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"Death added nothing to the intellectual possession or to the spiritual endowment, but it did add to the experiential status the consciousness of survival."1 A Personal Philosophy of Religion An idea is only a theoretical plan for action, while a positive decision is a validated plan of action. A stereotype is a plan of action accepted without validation. The materials out of which to build a personal philosophy of religion are derived from both the inner and the environmental experience of the individual. The social status, economic conditions, educational opportunities, moral trends, institutional influences, political developments, racial tendencies, and the religious teachings of one’s time and place all become factors in the formulation of a personal philosophy of religion. Even the inherent temperament and intellectual bent markedly determine the pattern of religious philosophy. Vocation, marriage, and kindred all influence the evolution of one’s personal standards of life. A philosophy of religion evolves out of a basic growth of ideas plus experimental living as both are modified by the tendency to imitate associates. The soundness of philosophic conclusions depends on keen, honest, and discriminating thinking in connection with sensitivity to meanings and accuracy of evaluation. Moral cowards never achieve high planes of philosophic thinking; it requires courage to invade new levels of experience and to attempt the exploration of unknown realms of intellectual living. Presently new systems of values come into existence; new formulations of principles and standards are achieved; habits and ideals are reshaped; some idea of a personal God is attained, followed by enlarging concepts of relationship thereto. The great difference between a religious and a nonreligious philosophy of living consists in the nature and level of recognized values and in the object of loyalties. There are four phases in the evolution of religious philosophy: Such an experience may become merely conformative, resigned to submission to tradition and authority. Or it may be satisfied with slight attainments, just enough to stabilize the daily living, and therefore becomes early arrested on such an adventitious level. Such mortals believe in letting well enough alone. A third group progress to the level of logical intellectuality but there stagnate in consequence of cultural slavery. It is indeed pitiful to behold giant intellects held so securely within the cruel grasp of cultural bondage. It is equally pathetic to observe those who trade their cultural bondage for the materialistic fetters of a science, falsely so called. The fourth level of philosophy attains freedom from all conventional and traditional handicaps and dares to think, act, and live honestly, loyally, fearlessly, and truthfully. The acid test for any religious philosophy consists in whether or not it distinguishes between the realities of the material and the spiritual worlds while at the same moment recognizing their unification in intellectual striving and in social serving. A sound religious philosophy does not confound the things of God with the things of Caesar. Neither does it recognize the aesthetic cult of pure wonder as a substitute for religion. Philosophy transforms that primitive religion which was largely a fairy tale of conscience into a living experience in the ascending values of cosmic reality.2 I would be delighted for you to share your personal philosophy of religion/living. Peace,Rev. Bill 1 From Morontia Mota [ HERE ] 2 An excerpt from The Urantia Book. See it in its original context [ HERE ]Important: The Urantia Book is in the public domain, and the original holder of the copyright, The Urantia Foundation, has granted permission to reproduce or copy the standardized English text without permission. TIN: UF-ENG-001-World-2009-0.19.SRT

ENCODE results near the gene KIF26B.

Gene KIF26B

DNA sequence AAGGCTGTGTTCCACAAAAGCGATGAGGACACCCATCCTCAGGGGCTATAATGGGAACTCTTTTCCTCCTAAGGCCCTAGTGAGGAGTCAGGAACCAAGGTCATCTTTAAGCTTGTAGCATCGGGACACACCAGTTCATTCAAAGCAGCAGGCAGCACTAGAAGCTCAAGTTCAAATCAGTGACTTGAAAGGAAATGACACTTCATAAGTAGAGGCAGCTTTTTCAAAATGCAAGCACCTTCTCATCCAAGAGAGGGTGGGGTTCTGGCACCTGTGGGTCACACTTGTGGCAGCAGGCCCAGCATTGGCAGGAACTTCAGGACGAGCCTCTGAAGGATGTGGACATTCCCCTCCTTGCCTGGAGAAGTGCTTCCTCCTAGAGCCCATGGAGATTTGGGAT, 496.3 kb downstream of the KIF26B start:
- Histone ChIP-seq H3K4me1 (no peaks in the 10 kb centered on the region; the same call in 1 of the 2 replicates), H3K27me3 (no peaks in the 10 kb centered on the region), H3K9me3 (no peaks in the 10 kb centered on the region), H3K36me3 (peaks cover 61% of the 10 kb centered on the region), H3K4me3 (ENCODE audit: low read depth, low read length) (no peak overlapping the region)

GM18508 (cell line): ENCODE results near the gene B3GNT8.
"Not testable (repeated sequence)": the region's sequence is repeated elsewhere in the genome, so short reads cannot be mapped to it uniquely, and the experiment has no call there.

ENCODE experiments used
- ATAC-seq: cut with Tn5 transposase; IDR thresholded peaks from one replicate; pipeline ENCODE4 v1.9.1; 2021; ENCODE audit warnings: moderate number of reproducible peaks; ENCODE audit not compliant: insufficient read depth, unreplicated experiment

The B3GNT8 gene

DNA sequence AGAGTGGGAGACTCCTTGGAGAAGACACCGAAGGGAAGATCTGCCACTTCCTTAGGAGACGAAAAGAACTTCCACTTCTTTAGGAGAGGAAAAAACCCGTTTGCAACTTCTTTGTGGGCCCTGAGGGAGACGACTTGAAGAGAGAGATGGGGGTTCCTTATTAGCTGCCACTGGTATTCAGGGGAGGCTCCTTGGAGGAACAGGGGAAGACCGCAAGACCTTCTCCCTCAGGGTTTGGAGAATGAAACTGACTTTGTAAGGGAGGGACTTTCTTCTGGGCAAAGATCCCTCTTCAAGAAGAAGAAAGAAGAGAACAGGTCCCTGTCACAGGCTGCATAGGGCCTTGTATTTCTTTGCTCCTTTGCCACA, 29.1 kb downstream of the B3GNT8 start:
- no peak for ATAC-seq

I became ordained as a minister about a month ago. (I was raised Mormon but when I was 16 (so... 6-ish years ago) had a series of events that happened that made me not interested in following the normal conventions. Since then I've followed my heart to different paths and I'm currently an energy therapist/life coach with an emphasis in spiritual counseling, running my business to help clients in one-on-one situations and writing a book. I have struggled with the concept of religion and after delving into many, I've decided I don't like any that I've seen because I would benefit from something that has a few significant guidelines and almost no strict/specific rules.) I was guided to the ULC site and upon reading the quote on the front - "Do only that which is right" - and I literally felt like this was the best place for me to be right now and went through the ordination process immediately. I kind of forgot about it until I was adding the event to my Facebook timeline the other day and I've been told that it's a bit inappopriate for me to call myself a minister if I am not a Christian. Now, I know I'm treading the line of sounding like I am letting them convince me that doing what I feel is right is actually wrong, but they bring up a good point. Since I haven't been a minister for long, I don't feel like I can appropriately identify what it means to me to be a minister - all it means to me right now is being able to say I'm registered to perform spiritual rites including marriage with an actual church behind me. What does it mean to be a minister? What does it mean to YOU to be a minister? How have you dealt with people who express distaste because they don't think it's appropriate or fair that you have gone on this path?